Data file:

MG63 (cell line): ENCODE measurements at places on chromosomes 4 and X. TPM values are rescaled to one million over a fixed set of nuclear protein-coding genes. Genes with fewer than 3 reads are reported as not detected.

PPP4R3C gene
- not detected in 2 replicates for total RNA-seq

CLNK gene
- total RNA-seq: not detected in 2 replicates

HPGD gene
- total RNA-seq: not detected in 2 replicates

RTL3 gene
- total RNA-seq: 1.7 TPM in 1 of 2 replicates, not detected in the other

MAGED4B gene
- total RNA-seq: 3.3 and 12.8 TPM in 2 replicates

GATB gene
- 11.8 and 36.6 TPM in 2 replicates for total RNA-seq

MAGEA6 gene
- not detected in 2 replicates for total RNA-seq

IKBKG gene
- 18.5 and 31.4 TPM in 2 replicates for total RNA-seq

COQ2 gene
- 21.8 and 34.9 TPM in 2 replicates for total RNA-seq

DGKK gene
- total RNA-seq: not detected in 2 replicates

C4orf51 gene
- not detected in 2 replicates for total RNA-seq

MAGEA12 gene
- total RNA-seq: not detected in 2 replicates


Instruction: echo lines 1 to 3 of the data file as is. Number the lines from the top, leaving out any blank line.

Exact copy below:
MG63 (cell line): ENCODE measurements at places on chromosomes 4 and X. TPM values are rescaled to one million over a fixed set of nuclear protein-coding genes. Genes with fewer than 3 reads are reported as not detected.

PPP4R3C gene
- not detected in 2 replicates for total RNA-seq